Our mind will believe anything we tell it. Most of the time, the excuses and reasons for procrastination alone will preclude us from doing something we feel strongly about. Ignoring the problem seems to be easier than encountering the consequences or worst case scenarios. But how do we overcome these barriers we place on ourselves? How do some people make it while others don’t?

This is where I arrived after some pondering. Part of it is perspective. “Changing the world” can sound so daunting. The idea of starting a venture and putting your entire livelihood around it can sound daunting as well. We have to start with our own personal definition of “changing the world”. We don’t always need to quit our day job. People who volunteer change the world. People who put together book drives and food recovery programs change the world. People who donate money online to causes change the world. Of course, people who start multi-national non-profits change the world too. What kind of impact do we want to make in the long-run? We don’t have to make it all at once. While thinking big is encouraged, when we think too big that we ignore pragmatism and drive ourselves into an unreachable dream, that’s when most of us tend to quit.

Second, we have to find a reason to fix everything holding us back. Money. The internet has enabled new and wild ways to fundraise. Adam Braun only started out with $25 when starting his social venture. Too much competition. Find an area that drives you and work with other collaborators in that area. We spend too much time on competition and finding that “unique idea that nobody has ever thought of in the history of ever”. Not unique enough. Changing the world doesn’t have to start with a ground-breaking idea or re-inventing the wheel. There are plenty of non-profits out there who do the same exact thing. Qualifications. The only qualification we really need is passion. It costs a lot less than a graduate degree and a thousand certifications. We have to start ignoring the guy that tells us that we need to be old and rich to be a philanthropist. If you have a passion now, don’t risk letting it rot.

Finally, we have to start connecting. Read blogs from successful young entrepreneurs. Read autobiographies from the founders of inspiring organizations we respect. Meet young people in person. Follow them on twitter. Keep learning. I follow many people my age and younger and I can always count of them for some of the most refreshing professional perspectives I get on a daily basis. It can only benefit us to use these stories as a template that age is nothing when it comes to world change.

This all puts us in a position for the hardest part: to start executing. “Zak Malamed, Student Voice Founder, once wrote, “The most disrespectful thing you can say to young people is, “you are the leaders of tomorrow.” This creates a self-fulfilling prophecy where young people are stigmatized to believe that there is a minimum age for being capable of changing the world.” Let’s stop succumbing to the stigma and change the paradigm for youth and real, tangible change. We don’t have to find the next “Pencils for Promise” but just create something that’s a reflection of a real, raw dedication towards a cause. Why not us?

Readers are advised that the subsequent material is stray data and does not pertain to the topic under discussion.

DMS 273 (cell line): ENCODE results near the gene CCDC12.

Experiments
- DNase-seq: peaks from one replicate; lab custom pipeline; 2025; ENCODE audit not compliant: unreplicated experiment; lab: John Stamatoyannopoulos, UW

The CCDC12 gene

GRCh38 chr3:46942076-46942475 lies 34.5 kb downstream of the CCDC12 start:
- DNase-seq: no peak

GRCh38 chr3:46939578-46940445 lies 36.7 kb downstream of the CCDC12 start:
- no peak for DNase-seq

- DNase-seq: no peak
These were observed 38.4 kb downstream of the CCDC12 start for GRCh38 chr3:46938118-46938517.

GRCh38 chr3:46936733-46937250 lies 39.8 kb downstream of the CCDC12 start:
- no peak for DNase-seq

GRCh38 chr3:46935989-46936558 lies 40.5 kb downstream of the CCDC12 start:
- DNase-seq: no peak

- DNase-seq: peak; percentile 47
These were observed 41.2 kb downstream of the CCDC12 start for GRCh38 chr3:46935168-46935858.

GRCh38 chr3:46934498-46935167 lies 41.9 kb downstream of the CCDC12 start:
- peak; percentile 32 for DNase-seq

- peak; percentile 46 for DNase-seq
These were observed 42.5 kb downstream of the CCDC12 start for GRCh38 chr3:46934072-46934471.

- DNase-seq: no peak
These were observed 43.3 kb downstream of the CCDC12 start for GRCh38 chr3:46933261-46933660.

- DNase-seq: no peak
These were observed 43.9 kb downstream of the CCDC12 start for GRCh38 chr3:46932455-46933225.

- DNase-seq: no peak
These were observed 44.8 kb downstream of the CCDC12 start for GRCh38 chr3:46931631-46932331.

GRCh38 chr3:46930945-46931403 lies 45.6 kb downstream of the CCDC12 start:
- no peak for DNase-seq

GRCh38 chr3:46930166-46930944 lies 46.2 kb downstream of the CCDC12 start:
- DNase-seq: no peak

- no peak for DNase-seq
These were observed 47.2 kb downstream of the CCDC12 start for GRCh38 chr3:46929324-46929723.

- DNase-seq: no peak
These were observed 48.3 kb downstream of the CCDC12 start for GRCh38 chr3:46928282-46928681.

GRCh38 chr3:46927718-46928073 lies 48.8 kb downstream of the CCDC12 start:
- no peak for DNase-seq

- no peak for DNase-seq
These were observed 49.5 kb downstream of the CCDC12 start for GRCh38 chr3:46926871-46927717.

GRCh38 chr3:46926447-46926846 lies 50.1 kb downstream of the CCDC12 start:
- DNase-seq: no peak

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Here’s something no one tells you about college: once you’ve decided to go, there’s a lot of changes you’ll need to adapt to. This summer I was a communications intern at a research institute about five miles from my university. During my lunch breaks, I frequently drove through the main campus en route to my desired eatery, and often saw groups of prospective freshmen touring the campus.

Each time I saw these groups, I would think back to all the advice I was given before starting college, some of which was really helpful.

However, the majority of the tips I received came from either my parents’ friends who went to college in the ‘70s and ‘80s, or from Internet listicles that told me to make college “the best four years of my life,” but didn’t explain how.

In an effort to create a better list of what college freshmen should know before move-in day, I cast a net out on social media and asked my friends and followers to tell me about the best college tips they received.

Here is what I found:

1. Decide what is and isn’t important

One thing college will do to you is make you realize there aren’t enough hours in the day. And while everyone is going to tell you to “get involved with as many things as possible,” the truth is that it’s just not feasible.

When it comes to your course load, extracurricular activities, work, new friends you’re meeting, and old friends you want to keep, you’re going to have to decide where each falls on your priority list.

“The best advice someone ever gave me as a freshman was … that is was okay to be selfish and to make decisions that are going to make me the best version of myself, so that I can then be there for other people.” – Hannah Currens, junior geography major at Macalester College.

2. Make your own decisions, and live by them

Aside from a few meetings with your academic advisor, there isn’t anyone in college telling you what decisions to make. That means nobody from your high school will be pressuring you to take the same classes as them and definitely no parents to answer to about each and every grade you receive (though, if Mom and Dad are paying for your college, it’s probably a bad idea to anger them by getting Ds in your GenEds). That said, it’s up to you to decide if it’s a good idea to go to the frat party instead of study, or to skip your weekend readings and risk being unprepared for class. Again, mistakes are going to happen, but they’re forgivable as long as you can learn from them.